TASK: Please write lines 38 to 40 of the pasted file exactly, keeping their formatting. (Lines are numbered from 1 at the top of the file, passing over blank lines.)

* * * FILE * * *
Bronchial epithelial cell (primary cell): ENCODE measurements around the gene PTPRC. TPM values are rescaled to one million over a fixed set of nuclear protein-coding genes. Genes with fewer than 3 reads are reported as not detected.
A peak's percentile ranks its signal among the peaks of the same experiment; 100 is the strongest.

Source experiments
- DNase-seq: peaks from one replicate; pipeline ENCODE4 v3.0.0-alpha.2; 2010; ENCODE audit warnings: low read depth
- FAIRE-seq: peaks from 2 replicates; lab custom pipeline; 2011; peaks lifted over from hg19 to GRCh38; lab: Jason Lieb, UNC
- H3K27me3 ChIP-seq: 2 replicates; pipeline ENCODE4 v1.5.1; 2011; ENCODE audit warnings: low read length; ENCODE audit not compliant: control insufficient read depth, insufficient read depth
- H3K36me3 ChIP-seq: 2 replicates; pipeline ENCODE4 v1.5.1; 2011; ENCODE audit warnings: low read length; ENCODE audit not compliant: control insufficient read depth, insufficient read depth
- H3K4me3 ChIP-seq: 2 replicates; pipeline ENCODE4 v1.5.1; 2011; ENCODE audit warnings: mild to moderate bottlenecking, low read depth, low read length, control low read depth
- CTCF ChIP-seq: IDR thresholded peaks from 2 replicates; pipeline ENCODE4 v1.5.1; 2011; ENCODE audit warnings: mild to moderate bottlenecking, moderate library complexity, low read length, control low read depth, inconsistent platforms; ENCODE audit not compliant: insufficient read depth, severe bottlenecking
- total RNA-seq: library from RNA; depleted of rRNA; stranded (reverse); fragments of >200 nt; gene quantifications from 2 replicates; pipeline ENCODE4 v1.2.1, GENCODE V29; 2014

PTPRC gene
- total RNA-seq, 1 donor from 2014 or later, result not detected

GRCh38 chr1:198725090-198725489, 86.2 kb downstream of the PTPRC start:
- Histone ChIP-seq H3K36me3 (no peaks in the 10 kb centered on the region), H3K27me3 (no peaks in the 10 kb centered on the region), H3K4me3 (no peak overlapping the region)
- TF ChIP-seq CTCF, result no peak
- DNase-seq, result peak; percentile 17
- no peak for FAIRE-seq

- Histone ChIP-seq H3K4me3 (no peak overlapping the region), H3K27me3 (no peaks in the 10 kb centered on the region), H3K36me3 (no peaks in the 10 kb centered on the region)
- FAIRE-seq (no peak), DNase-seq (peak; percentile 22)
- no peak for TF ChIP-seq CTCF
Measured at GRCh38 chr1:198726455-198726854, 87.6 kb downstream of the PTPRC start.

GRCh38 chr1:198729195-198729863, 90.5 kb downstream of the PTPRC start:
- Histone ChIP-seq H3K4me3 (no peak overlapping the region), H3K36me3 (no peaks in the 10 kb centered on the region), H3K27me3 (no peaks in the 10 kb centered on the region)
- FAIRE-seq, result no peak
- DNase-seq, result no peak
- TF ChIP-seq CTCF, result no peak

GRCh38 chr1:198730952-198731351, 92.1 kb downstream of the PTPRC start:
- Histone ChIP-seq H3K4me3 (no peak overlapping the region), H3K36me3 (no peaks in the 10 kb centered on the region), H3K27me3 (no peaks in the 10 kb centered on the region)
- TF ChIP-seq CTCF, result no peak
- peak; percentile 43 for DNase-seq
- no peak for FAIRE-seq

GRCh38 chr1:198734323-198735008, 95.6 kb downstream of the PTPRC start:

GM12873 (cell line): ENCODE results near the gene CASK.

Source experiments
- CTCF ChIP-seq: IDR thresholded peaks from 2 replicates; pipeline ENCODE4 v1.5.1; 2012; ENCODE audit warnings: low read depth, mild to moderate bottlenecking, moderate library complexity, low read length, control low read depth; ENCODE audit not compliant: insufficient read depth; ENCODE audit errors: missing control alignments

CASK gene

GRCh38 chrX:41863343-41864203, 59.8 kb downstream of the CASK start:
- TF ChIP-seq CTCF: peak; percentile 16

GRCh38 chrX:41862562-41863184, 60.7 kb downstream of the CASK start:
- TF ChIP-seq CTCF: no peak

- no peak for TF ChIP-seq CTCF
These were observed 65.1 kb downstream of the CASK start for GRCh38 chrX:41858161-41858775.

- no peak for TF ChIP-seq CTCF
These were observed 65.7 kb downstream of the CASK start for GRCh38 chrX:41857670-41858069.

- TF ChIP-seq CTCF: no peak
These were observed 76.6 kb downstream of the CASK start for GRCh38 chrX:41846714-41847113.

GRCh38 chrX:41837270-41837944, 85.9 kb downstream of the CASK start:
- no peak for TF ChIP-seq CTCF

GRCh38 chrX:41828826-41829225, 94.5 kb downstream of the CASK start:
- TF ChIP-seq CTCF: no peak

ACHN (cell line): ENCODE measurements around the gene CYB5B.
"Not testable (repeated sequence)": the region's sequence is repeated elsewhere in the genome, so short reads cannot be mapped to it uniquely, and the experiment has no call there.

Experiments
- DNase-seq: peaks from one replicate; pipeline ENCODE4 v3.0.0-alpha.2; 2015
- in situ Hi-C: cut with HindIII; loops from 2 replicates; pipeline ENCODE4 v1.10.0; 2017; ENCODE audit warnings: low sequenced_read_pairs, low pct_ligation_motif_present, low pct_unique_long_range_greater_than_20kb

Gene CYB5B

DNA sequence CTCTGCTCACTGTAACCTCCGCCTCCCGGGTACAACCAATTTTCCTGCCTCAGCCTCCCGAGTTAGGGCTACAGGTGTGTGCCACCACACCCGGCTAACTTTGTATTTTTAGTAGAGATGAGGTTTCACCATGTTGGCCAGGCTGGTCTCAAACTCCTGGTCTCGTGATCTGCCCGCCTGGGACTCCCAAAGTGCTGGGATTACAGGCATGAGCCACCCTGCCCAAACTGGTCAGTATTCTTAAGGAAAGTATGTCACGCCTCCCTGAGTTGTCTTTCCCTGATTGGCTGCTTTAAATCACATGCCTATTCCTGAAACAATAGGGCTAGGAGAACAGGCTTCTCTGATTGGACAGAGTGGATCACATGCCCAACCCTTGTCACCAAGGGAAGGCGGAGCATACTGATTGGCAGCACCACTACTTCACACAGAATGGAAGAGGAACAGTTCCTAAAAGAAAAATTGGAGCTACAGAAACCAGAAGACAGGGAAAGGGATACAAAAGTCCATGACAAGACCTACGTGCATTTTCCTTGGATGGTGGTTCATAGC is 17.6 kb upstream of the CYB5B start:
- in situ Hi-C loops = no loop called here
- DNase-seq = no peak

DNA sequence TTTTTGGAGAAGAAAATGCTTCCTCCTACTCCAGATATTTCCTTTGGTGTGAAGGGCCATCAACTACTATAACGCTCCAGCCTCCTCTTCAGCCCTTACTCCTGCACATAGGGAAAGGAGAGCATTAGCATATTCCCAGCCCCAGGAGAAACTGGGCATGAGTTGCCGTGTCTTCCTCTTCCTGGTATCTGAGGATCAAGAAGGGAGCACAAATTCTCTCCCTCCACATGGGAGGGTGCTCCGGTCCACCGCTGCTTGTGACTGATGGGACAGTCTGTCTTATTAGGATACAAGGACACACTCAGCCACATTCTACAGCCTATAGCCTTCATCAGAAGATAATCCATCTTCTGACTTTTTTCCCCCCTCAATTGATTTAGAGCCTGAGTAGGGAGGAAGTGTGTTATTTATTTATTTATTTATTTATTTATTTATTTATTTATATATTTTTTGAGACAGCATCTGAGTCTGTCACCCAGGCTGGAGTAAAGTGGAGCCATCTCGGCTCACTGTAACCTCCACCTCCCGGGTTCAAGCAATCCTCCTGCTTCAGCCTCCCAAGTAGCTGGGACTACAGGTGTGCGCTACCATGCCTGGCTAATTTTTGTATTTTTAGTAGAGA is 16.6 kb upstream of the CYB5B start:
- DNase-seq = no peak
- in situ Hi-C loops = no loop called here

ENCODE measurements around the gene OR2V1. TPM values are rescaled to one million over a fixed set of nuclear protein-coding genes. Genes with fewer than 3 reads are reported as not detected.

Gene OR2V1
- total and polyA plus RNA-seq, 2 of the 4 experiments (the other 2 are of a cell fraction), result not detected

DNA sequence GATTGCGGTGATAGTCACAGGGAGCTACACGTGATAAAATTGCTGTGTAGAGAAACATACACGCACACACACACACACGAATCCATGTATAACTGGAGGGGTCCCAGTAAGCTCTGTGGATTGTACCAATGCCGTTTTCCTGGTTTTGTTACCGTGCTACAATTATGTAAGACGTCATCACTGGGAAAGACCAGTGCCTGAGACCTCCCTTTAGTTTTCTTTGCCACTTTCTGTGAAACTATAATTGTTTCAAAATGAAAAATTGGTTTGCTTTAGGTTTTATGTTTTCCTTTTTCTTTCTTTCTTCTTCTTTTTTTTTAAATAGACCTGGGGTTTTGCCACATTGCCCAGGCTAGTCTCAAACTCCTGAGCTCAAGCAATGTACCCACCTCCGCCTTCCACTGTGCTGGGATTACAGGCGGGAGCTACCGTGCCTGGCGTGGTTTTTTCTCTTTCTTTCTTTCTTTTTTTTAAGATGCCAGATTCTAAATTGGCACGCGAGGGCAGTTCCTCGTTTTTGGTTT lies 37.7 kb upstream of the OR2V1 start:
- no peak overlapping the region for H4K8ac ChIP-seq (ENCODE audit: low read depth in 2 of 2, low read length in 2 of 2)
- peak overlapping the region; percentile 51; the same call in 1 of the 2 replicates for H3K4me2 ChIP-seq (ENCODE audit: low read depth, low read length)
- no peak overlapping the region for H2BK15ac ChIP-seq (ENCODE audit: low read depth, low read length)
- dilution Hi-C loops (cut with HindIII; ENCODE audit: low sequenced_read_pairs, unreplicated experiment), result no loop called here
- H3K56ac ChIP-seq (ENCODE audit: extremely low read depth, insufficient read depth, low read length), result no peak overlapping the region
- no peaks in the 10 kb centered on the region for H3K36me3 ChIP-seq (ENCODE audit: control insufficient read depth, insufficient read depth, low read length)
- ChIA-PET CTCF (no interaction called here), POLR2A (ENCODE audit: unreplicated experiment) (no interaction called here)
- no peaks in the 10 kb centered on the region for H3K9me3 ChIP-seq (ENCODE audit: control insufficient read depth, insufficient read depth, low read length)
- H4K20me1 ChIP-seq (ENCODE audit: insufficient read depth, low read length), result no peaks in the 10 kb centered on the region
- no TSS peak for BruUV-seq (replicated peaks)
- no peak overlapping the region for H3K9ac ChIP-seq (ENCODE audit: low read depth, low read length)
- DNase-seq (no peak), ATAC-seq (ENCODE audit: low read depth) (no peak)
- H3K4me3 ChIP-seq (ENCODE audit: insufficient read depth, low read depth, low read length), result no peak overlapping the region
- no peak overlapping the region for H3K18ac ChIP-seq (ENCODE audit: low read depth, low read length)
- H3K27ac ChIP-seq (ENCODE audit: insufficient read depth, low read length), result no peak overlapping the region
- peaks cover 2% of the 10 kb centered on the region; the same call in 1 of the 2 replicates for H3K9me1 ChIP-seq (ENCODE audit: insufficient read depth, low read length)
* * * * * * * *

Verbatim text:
- TF ChIP-seq CTCF: peak; percentile 16

GRCh38 chrX:41862562-41863184, 60.7 kb downstream of the CASK start:
- TF ChIP-seq CTCF: no peak